Somewhat more substantial are the utthappams ($7.95), which are identified on the menu as “Indian-style pizzas” but are much more akin to large pancakes. Here the batter is made from a combination of ground rice, lentils and yellow split peas, left to soak until soft and then fried on a griddle. My favorite is the adai, which are generously studded with finely chopped red onion, cilantro, curry leaves, ginger and, for a bit of heat, black mustard seeds, “crackled” by frying in hot oil until very pungent. Like the medu veda, the utthappams are accompanied by the ubiquitous coconut chutney and sambar.
Though the fried foods are among the most unusual and interesting on the menu, most of the Madras Cafe’s dishes are vegetable preparations. (The restaurant is strictly vegetarian, with only a few dishes made with dairy products.) Many of the entrees will be familiar to patrons of Indian restaurants — saag paneer, potato and cauliflower bhaji, and various vegetable curries — but others will not be and are well worth exploring.
Among them is the baby eggplant ($8.95), served in a rich, fruity sauce of sour tamarind (like cilantro and curry leaves, tamarind is a staple flavoring of the cuisine), sweetened with the unrefined sugar called jaggery and sharply punctuated with fenugreek seeds. Another excellent dish, rather more common but here especially good, is the channa masal ($7.95), chickpeas simmered in a hearty, gingery curry sauce. This is masterly cooking; the use of fresh ingredients, the judicious application of heat and the delicate balancing of a complex palette of spices produces a clarity of flavor sadly lacking in most of the downtown Indian restaurants.
The Madras Cafe has been open since 1997. Its owner, Sridhar Rathnam, admitted to me recently that his business is significantly down since the attacks of September 11, 2001, and that while he has been hopeful, he is no longer certain that he will be able to keep the restaurant open. The shuttering of these doors is a prospect too gloomy to contemplate. This restaurant is one of the city’s little gems, and we would be the poorer were its brilliance lost.
1111 Avenue K (at Coney Island Avenue), Brooklyn
7 a.m. to 11 p.m. Sun.-Thu., 7 a.m. to 3 p.m. Fri.
Just around the corner from the chaotic artery of Coney Island Avenue, with its double-parked cars and block upon block bedizened with the awnings of appliance and auto-supply stores, Cafe K offers a relaxed, stylish haven for Midwood’s sizeable Orthodox community. It has been open since 1999, and in that time word has obviously gotten around, because the place is almost always busy.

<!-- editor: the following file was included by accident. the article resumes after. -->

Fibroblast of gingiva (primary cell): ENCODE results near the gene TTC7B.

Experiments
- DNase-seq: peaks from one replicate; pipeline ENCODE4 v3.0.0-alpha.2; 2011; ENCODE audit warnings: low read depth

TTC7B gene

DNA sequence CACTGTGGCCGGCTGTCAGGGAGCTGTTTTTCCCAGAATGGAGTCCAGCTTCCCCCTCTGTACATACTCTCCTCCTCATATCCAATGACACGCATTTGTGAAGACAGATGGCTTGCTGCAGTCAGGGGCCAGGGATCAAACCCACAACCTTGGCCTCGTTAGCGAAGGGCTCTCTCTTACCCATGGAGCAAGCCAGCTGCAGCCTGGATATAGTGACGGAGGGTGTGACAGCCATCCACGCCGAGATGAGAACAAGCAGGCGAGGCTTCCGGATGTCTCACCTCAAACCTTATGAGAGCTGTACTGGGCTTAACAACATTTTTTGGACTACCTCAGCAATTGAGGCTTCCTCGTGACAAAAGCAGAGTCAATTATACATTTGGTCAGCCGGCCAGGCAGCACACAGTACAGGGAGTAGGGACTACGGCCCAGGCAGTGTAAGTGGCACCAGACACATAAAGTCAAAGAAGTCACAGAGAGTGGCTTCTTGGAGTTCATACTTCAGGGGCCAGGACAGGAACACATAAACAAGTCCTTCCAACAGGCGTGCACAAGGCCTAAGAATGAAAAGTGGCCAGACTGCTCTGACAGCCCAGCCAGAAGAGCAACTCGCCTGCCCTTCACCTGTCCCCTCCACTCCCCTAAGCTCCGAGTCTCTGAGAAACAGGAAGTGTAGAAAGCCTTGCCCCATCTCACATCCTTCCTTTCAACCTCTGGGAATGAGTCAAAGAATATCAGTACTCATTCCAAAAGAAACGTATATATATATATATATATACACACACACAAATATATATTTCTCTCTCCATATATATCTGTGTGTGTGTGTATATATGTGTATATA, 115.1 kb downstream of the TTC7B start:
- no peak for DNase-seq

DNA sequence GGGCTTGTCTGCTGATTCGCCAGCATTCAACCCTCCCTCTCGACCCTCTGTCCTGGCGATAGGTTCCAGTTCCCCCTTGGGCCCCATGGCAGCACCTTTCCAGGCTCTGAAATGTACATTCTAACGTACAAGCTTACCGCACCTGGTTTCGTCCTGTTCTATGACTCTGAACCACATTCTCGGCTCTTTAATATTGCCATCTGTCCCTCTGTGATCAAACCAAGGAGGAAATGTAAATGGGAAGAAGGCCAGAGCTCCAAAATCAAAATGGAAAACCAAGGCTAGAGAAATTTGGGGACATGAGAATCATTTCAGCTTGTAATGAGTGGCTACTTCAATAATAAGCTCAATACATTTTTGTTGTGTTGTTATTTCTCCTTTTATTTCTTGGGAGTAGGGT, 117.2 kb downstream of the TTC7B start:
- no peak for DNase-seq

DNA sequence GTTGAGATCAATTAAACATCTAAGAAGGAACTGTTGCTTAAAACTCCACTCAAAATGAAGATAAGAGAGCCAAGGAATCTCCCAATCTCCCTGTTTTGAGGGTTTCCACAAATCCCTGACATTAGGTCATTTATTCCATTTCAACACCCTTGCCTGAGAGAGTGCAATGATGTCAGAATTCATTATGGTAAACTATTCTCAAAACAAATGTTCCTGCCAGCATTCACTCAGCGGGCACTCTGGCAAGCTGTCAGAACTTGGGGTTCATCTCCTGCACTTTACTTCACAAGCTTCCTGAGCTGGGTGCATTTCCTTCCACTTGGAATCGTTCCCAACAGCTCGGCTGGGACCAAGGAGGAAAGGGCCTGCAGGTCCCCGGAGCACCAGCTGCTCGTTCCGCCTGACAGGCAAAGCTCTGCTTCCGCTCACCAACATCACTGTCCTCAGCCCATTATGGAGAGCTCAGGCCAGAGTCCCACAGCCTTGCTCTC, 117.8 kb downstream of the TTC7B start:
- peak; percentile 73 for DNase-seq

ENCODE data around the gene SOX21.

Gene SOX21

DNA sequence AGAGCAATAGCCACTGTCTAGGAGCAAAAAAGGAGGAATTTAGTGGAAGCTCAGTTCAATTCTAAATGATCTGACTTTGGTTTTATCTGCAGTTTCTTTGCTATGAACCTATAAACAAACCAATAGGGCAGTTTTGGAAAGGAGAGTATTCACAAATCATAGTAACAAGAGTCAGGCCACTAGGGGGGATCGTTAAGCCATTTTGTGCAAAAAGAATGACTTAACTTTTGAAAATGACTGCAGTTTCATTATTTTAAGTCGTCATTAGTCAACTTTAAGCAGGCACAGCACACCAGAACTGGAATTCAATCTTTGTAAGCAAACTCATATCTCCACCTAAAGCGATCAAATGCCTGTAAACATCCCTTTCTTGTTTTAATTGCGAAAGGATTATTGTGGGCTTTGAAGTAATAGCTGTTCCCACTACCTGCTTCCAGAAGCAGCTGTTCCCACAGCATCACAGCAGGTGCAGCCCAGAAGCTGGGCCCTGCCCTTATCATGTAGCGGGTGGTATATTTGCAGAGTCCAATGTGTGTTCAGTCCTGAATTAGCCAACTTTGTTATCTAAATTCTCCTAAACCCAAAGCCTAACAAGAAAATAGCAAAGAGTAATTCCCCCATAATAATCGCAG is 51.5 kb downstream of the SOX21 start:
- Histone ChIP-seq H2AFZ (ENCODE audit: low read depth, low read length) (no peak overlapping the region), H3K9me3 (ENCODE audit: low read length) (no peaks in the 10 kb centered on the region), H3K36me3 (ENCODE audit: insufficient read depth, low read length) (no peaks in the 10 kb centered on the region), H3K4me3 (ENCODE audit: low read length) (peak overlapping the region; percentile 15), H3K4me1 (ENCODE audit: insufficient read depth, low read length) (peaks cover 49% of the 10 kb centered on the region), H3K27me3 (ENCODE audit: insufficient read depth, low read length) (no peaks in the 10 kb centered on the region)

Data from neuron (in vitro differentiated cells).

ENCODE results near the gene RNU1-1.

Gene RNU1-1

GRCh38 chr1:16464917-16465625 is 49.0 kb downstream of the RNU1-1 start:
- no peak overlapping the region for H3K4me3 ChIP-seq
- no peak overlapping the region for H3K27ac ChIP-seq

At Cafe K the main attraction is the fish, which is delivered fresh each morning from the Fulton Fish Market. As the selections will vary from day to day, the restaurant uses no menus; the day’s selections are instead recited at the table by one of the young, friendly wait staff. (The varieties generally include halibut, salmon, tuna, trout and tilapia, and range in price from $7.95 to $12.95.) The fish is prepared in the simplest and, to my mind, most appealing of methods: grilled with just a little olive oil. The grilling here is nothing short of perfect, with a hint of char on the outside, offering a slightly bitter counterpoint to the soft creaminess of the fish. It is a bracing reminder of the glories offered by a minimalist approach to food, as long as one can rely on the quality of the ingredients at hand. Though rice or french fries are also available, the best side dish (which comes free with the entree) is a baked Yukon Gold potato, halved and then lightly grilled, providing a bit of extra flavor and a kind of tonal harmony with the main dish.
If you are not a fan of fish, there is no need to go elsewhere; Cafe K also features several types of pasta, each cooked pleasingly al dente, with sauces including pesto, marinara, vodka, primavera and an especially light cream sauce with mushrooms. In either case, with fish or pasta it is advisable to start the meal off with one of the very good salads — they are as impeccably fresh as the fish — including a Greek salad ($6) lush with briny olives and vibrant cherry tomatoes, and a Caesar salad with a wonderfully garlicky dressing. As accompaniment, try a slushy frozen lemonade ($2.75), on its own or blended with either strawberry or fresh mint. The desserts, it must be said, are nothing special; let a biscotti and a good espresso suffice.
Cafe K is everything that a kosher restaurant should be and all too often isn’t: a purveyor of fresh, sophisticated, reasonably priced food in comfortable, contemporary surroundings.
No matter what mood I arrive in, by the time I leave I’m always feeling happy — and for any restaurant, kosher or otherwise, there can be no higher achievement than that.